IOPI® Assessment & Therapy

How Does the IOPI Measure Strength?

IOPI measures the maximum pressure (Pmax) is applied to an air-filled bulb when it is compressed between the tongue or lip and a hard surface, e.g. the palate or teeth respectively). Pmax is therefore a measure of strength, shown in kilopascals (kPa) which is an international unit of pressure.

How Does the IOPI Measure Endurance?

Clinicians working with patients with dysphagia or dysarthria will recognise the importance of measuring oro-motor fatiguability. IOPI measures endurance, which is inversely proportional to fatiguability, therefore a patient demonstrating low endurance values has a high level of fatiguability.
IOPI Pro measures endurance by quantifying the length of time (in seconds) that a patient can maintain 50% of their Pmax. This procedure is performed in Target Mode. The clinician sets the target value to 50% of the patient’s Pmax & then times how long the patient can maintain this value, shown as a green light in the biofeedback light array.

How is IOPI used for Exercise Therapy?

The clinician will compare the strength and endurance data against the normal values provided by IOPI Medical to assist in identification of patients that would be suitable for a therapy program. The clinician will determine what target value is appropriate for exercise therapy and provides specific instructions to the patient for a particular exercise protocol. A typical exercise protocol would include the following parameters:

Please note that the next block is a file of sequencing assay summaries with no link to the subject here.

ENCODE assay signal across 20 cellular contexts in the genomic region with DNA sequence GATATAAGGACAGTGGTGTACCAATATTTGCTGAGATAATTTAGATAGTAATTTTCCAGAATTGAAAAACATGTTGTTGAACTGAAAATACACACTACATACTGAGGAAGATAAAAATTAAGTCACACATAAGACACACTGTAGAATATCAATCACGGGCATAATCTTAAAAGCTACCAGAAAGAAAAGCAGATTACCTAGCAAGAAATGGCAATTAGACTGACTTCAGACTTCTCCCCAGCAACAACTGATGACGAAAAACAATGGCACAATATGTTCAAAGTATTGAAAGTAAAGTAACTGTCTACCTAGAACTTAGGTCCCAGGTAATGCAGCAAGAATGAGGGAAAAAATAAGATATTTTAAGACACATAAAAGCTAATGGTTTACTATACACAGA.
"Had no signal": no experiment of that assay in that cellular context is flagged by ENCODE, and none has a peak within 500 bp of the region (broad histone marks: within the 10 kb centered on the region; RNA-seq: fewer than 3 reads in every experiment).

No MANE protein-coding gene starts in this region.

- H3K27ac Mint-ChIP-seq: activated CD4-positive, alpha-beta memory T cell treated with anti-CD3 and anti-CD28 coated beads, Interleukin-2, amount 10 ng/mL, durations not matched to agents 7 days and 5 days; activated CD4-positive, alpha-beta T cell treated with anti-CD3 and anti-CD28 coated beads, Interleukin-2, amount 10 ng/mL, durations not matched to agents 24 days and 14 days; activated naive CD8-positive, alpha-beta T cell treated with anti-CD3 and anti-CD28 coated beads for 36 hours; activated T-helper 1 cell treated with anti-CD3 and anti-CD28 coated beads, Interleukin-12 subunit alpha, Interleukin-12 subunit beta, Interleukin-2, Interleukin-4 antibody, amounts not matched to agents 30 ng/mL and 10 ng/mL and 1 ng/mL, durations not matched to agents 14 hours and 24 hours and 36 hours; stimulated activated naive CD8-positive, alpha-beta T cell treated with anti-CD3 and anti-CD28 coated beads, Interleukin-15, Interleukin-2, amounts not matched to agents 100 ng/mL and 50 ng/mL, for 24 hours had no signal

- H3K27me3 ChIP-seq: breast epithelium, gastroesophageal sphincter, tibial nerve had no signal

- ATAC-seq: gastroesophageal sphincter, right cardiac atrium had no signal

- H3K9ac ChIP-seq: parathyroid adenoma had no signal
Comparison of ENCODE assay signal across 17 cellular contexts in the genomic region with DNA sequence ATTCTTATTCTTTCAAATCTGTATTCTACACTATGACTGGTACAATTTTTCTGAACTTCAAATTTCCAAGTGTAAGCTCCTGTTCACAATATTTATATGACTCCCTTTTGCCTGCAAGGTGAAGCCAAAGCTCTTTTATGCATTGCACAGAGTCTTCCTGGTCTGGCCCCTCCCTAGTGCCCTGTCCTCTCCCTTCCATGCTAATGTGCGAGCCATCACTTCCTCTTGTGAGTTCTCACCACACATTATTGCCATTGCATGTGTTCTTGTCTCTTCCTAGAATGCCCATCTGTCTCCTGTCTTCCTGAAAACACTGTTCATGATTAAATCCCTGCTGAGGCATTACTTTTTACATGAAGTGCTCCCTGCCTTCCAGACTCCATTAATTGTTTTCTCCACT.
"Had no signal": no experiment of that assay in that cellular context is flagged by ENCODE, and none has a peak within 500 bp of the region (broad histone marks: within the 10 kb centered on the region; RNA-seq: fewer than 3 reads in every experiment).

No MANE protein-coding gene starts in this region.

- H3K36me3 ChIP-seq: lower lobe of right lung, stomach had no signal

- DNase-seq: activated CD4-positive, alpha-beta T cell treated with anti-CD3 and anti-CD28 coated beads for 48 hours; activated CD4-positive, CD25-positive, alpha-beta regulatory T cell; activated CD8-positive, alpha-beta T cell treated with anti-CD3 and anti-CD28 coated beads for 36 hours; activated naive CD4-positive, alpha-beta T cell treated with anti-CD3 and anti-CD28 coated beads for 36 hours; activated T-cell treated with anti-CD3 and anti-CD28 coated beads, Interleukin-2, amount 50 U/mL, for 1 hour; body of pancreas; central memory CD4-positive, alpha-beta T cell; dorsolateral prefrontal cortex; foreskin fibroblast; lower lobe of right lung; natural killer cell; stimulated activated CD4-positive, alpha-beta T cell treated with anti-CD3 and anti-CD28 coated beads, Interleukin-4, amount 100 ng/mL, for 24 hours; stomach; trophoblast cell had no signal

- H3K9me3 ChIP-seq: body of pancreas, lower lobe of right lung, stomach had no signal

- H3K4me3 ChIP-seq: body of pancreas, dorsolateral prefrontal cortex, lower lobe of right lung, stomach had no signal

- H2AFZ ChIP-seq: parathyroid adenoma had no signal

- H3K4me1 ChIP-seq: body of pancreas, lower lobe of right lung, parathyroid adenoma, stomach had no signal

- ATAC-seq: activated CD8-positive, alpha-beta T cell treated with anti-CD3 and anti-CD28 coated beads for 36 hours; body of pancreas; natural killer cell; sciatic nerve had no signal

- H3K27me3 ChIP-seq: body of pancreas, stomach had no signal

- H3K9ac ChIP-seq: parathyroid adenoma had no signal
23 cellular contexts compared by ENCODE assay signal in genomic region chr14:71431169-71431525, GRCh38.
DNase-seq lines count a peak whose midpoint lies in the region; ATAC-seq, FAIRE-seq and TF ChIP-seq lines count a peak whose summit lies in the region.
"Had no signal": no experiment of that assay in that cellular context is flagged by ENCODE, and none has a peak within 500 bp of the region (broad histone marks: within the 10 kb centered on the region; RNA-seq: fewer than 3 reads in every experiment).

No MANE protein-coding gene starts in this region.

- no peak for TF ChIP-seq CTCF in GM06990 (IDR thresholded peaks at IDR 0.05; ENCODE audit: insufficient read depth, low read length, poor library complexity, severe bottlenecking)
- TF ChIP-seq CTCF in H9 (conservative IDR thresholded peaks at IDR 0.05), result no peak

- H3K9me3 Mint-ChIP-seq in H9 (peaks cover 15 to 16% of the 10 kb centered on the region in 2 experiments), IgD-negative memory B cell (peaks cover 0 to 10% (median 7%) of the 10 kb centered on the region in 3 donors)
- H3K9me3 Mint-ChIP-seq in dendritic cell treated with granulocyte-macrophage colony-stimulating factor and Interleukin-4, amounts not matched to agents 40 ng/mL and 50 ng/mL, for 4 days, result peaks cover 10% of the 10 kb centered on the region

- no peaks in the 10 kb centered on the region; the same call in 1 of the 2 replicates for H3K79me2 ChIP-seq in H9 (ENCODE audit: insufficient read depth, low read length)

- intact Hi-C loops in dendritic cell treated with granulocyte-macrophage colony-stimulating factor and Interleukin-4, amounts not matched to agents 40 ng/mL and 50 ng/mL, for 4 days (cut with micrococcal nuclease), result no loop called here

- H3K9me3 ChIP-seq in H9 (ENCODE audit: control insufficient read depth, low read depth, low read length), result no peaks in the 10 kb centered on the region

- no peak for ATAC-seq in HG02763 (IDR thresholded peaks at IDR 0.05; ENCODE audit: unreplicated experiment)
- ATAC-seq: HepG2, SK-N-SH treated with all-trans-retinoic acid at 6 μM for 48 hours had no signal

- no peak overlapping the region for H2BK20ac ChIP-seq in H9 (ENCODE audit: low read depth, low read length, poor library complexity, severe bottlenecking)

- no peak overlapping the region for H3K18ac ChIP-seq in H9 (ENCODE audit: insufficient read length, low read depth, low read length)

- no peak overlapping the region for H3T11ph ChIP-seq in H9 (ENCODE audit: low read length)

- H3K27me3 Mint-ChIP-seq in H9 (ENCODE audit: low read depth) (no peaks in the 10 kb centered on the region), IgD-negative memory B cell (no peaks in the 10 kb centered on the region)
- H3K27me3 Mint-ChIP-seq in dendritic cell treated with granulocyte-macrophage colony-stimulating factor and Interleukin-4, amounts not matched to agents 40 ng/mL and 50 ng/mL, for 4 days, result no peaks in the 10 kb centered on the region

- Intensity (based on 2 factors: the maximum pressure (Pmax) and the effort level (typically 60 – 80% of their Pmax). Adjustments should be made as therapy progresses.
- Frequency (incorporating: repetitions per set, sets per session, sessions per day, days per week and number of weeks).
Progressive isometric resistance programs are commonly used to increase strength, and have been successfully applied to the tongue (see Burkhead, L. M., Sapienza, C. M, and Rosenbek, J. C. (2007). Strength-Training Exercise in Dysphagia Rehabilitation: Principles, Procedures, and Directions for Future Research. Dysphagia, 22(3), 251-265). The protocol’s intensity should be reassessed and adjusted over time as the patient’s Pmax increases and the effort level increased as therapy progresses. The protocol frequency for a progressive resistance exercise program typically involves 2 – 3 sets per day, 3 – 5 days per week and over 6 – 12 weeks. 
In addition to strength development, the IOPI® Pro can provide biofeedback for tasks related to neuromuscular coordination such as controlled timing tasks or awareness training. Yeats et al. have suggested that the training of controlled movements of the tongue in the patients with dysphagia they studied significantly contributed to improvements in these patients (see Yeates E. M., Molfenter S. M., and Steele C. M. (2008). Improvements in tongue strength and pressure-generation precision following a tongue-pressure training protocol in older individuals with dysphagia: Three case reports. Clinic. Intervent. in Aging, 3:735-747).; IOPI® has been validated in many scientific studies, please see the attached references for additional information.